Ministry of sound pumps up the volume

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It had been a pleasant lunch, followed by a brisk walk, and I entered the Chamber just as the bishop, who conducts daily prayers, was leaving (I bet he's a supporter of New Labour). So I fell into a reverie up in the gallery. Below me party jibes were exchanged gently across the Chamber, above me - beyond the skylight - swallows were skimming through the bright autumn air.

And suddenly, like rap music played on a monster hi-fi at 3am in a suburban mews, a bellowing voice woke the slumbering journalists with a jolt, and had the clerks pulling their wigs over their ears.


Who, I wondered, was he yelling at? What had annoyed him so badly? Gradually, as Mr Dorrell answered all questions at the top of his voice, I realised that he was not angry, but that the volume control on his larynx had broken.

Breakfast in the Dorrell household must be a trial, with the kids in ear-muffs, all the glassware hidden, and Dad asking whether there is "ANY MORE TOAST!"

From the Labour front bench Tessa Jowell, dressed in the New Labour uniform of short-bob and twin-set (powder-blue, for those of you wondering what the Follett Girls are wearing this autumn), asked a fair-enough question about the use of "finished consultant episodes" as a measure of patient treatment (the same patient released too early from hospital, then re- treated, counts twice). This was Dorrell's reply, shouted at a zillion decibels: "SHE STILL REFUSES TO GIVE THE PLEDGE THAT SHE WILL INCREASE SPENDING YEAR BY YEAR BY YEAR BY YEAR BY YEAR!"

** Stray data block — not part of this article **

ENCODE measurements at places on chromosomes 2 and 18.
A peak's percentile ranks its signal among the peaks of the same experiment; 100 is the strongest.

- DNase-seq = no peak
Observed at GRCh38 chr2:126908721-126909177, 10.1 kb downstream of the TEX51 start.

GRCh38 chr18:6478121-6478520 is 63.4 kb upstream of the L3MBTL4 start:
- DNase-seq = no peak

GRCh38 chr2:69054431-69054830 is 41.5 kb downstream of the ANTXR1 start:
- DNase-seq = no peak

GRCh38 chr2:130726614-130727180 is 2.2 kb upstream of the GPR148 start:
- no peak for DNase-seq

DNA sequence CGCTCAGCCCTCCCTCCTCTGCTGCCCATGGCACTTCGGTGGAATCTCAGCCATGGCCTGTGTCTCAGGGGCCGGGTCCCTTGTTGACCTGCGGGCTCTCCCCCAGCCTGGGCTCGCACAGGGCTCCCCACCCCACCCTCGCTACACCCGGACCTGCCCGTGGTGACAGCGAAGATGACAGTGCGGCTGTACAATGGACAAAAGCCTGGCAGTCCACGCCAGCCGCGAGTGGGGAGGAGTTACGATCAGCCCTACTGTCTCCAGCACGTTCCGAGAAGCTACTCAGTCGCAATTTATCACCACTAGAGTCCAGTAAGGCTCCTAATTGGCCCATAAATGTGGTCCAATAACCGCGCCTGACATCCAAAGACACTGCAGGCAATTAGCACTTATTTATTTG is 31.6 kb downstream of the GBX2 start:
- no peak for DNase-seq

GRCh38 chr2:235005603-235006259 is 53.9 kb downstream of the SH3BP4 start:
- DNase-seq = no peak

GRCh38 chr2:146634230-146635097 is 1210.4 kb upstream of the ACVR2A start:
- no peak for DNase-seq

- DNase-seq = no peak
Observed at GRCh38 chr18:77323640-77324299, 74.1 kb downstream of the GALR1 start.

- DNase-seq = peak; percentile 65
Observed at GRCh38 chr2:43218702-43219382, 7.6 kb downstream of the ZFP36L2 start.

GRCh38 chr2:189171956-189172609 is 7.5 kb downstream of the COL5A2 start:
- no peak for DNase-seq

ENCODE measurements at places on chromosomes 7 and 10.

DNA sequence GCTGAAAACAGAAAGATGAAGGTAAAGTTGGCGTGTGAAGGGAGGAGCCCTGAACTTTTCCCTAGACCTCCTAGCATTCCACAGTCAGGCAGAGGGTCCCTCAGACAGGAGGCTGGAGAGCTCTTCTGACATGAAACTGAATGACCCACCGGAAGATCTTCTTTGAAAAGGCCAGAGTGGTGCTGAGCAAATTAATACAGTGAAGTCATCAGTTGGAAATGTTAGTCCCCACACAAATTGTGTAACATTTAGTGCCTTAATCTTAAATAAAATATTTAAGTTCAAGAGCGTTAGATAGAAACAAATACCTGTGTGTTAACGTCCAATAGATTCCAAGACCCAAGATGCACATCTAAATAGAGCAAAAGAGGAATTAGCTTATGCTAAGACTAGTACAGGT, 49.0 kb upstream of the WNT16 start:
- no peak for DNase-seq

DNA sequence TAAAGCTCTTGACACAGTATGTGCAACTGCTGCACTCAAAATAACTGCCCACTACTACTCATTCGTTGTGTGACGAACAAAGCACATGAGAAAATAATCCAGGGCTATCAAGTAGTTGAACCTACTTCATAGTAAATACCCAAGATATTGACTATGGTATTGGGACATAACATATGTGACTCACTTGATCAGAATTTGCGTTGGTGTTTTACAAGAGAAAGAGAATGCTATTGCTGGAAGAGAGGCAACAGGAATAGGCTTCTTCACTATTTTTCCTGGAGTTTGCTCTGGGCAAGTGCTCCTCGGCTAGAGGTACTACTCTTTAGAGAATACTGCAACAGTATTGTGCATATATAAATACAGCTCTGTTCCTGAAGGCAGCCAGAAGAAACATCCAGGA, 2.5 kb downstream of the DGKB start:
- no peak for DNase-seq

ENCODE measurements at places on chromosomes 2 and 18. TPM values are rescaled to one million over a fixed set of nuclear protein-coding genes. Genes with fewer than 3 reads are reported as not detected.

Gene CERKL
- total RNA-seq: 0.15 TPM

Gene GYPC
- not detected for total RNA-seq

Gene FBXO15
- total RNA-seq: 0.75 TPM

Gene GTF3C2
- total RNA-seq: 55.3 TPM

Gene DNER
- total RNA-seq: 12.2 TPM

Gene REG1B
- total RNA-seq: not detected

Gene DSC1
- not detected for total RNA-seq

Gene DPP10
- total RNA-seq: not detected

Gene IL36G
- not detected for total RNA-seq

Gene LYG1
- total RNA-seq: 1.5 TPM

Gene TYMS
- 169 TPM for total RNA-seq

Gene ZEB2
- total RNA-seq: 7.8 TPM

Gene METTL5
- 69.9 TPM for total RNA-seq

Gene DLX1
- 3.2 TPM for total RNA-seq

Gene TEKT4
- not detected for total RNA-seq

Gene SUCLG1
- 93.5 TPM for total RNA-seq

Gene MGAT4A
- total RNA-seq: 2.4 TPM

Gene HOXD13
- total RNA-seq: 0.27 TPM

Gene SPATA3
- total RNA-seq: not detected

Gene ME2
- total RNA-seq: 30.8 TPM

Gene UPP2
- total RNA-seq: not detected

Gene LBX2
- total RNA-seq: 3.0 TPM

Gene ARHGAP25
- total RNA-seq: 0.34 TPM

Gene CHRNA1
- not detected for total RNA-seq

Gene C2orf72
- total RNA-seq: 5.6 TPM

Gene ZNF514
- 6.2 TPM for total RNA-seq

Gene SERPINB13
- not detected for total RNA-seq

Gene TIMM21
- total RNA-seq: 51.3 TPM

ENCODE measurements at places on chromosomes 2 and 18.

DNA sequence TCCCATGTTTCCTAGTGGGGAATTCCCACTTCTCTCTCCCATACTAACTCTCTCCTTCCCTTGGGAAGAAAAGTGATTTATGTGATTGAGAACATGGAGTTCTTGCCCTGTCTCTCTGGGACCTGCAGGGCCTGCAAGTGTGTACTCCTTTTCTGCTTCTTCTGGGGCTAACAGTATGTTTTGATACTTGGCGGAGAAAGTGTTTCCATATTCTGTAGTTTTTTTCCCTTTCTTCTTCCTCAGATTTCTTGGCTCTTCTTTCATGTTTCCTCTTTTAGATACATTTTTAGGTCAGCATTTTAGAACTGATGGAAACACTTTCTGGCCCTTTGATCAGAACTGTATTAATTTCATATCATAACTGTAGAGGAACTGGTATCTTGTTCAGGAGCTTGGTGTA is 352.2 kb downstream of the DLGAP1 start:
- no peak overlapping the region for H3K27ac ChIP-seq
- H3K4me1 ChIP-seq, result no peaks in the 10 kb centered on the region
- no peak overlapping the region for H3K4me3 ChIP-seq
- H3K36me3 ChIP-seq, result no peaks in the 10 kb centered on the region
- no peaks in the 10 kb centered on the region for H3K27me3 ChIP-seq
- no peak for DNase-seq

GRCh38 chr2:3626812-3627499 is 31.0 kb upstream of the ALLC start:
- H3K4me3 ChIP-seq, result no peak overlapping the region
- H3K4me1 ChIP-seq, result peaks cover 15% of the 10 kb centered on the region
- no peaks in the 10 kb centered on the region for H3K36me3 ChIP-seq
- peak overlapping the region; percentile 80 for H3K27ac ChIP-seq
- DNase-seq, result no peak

Of course she does. If she committed herself to spending one penny extra on corn-plasters, it would be the end of Labour's attempt to portray itself as the prudent party; the sky would fall on their heads and all would be lost.

Dorrell's pledge (which originated with the Prime Minister at the party conference) is thus designed specifically to embarrass the opposition.

So it was tactically risky for Tony Blair to raise the issue of health during Prime Minister's Questions later on. But he did.

"The NHS is in a state of crisis", what was the Government going to do about it?

Put tons and tons of money into it, unlike you lot, said Mr Major. No, you should cut bureaucracy and make it more efficient, said Mr Blair, in a total role reversal. But the Socialist Health Association says that would be wrong, the Prime Minister replied surrealistically.

Perhaps it was the oddness of this exchange that set up a remarkable Majorism, also on health. Paddy (who has stared death in the face, and is not afraid of putting taxes up) had done his bit on trolleys in corridors and half-completed brain surgery, and the PM had given a weary "wait-for- the-budget" answer, ending with "I have nothing further to say". Then, suddenly adding in a loud high-pitched voice (left over from Stephen Dorrell, perhaps), "EXCEPT THIS!"

"This" was the pledge to increase health spending year after year after year etc. "You don't have to look in the mirror", Mr Major said emphatically, "when you can look at the record".

No, I suppose not. Why worry about what you look like now, when you can read about what you looked like a long time ago? It makes perfect sense.